Wednesday, February 11, 2009

Dutch Oven 101

The Dutch Oven is my Mom and my favorite pot. Made of cast iron and often enamel-coated, it's the perfect partner to the cast iron skillet - our favorite pan. Dutch Ovens have loop handles and flat bottoms, and always come with lids. They are approximately 4" - 5" deep and range in capacity from 2 - 13 quarts. The name "Dutch Oven" is believed to have originated in the eighteenth century, when the cookware was manufactured in England and brought to the US by Dutch traders.

Historically, the pot was used primarily outdoors. During the pioneer days in the western United States, for example, Dutch Oven cooking was the most important cooking method used. Today, a strong following still cooks with Dutch Ovens over a campfire.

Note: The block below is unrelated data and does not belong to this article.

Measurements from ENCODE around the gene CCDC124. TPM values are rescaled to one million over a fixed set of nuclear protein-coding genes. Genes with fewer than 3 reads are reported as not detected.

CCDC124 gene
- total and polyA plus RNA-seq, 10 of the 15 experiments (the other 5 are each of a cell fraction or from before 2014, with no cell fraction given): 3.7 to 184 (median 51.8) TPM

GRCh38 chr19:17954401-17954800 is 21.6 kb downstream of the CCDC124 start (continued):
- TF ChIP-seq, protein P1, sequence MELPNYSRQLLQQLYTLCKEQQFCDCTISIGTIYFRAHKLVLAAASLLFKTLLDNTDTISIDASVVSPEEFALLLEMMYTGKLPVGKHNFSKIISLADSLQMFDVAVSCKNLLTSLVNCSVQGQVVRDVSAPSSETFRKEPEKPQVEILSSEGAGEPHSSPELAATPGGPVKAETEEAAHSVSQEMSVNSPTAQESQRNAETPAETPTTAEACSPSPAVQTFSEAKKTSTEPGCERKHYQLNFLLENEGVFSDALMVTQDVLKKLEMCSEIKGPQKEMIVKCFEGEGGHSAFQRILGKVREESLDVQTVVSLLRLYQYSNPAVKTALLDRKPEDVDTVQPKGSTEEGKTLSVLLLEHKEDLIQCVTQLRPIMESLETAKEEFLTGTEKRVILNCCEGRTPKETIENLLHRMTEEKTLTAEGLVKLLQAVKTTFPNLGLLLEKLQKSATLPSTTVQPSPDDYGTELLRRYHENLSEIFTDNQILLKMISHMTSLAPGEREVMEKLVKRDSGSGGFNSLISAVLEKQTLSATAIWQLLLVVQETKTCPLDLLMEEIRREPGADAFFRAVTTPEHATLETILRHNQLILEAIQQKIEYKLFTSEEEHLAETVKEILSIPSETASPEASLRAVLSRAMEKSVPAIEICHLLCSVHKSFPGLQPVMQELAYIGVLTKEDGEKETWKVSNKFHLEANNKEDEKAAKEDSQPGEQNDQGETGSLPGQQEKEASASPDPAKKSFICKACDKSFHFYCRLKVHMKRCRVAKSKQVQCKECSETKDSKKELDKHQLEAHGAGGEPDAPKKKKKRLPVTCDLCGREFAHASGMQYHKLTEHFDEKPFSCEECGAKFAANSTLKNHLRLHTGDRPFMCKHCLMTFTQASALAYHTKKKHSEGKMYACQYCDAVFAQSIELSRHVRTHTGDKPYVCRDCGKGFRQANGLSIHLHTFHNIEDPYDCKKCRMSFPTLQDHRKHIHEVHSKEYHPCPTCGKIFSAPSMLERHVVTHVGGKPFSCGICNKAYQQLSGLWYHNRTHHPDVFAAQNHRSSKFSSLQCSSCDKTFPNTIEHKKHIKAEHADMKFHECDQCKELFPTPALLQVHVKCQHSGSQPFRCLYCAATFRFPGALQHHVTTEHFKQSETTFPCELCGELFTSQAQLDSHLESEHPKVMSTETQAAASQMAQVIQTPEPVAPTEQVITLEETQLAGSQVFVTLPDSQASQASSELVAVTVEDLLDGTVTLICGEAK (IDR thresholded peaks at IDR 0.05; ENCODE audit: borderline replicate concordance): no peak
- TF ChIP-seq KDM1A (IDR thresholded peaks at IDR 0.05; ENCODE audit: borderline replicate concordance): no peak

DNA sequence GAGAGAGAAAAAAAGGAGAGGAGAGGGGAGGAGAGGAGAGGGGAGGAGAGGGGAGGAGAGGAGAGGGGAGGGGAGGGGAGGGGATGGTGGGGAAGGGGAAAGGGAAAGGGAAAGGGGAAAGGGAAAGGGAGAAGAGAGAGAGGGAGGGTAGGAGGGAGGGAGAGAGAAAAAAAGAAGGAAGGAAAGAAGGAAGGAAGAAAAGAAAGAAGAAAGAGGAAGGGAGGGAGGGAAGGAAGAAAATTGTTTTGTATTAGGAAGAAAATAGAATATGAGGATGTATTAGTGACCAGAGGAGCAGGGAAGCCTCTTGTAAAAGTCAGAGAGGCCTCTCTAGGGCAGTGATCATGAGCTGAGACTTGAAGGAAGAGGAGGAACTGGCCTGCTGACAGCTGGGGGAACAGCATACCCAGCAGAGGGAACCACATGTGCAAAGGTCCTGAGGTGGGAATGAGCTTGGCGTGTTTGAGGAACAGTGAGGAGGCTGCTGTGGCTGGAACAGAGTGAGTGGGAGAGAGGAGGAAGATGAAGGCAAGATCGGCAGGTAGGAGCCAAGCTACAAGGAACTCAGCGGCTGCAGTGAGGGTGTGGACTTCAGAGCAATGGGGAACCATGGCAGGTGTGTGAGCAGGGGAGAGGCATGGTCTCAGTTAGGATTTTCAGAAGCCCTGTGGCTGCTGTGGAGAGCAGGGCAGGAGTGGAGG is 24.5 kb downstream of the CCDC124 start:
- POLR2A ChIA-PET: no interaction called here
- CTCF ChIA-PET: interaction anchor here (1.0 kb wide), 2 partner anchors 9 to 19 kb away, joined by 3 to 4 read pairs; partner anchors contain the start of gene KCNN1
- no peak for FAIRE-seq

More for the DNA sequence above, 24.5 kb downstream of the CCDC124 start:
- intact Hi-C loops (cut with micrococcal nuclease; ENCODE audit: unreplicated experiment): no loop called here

A heavy pot, the Dutch Oven slow-cooks tough meats and melds flavors together to produce melt-in-your mouth tender bites. Use medium to low heat to attain the best results. We prefer the Dutch Oven to Crock-Pot cookery because it slow-cooks without accumulating excess moisture. (See my previous blog article, Cast Iron 101, which talks about pans that "sweat.")

So, grab your Dutch Oven and a sense of culinary adventure - let's make some mouths water!

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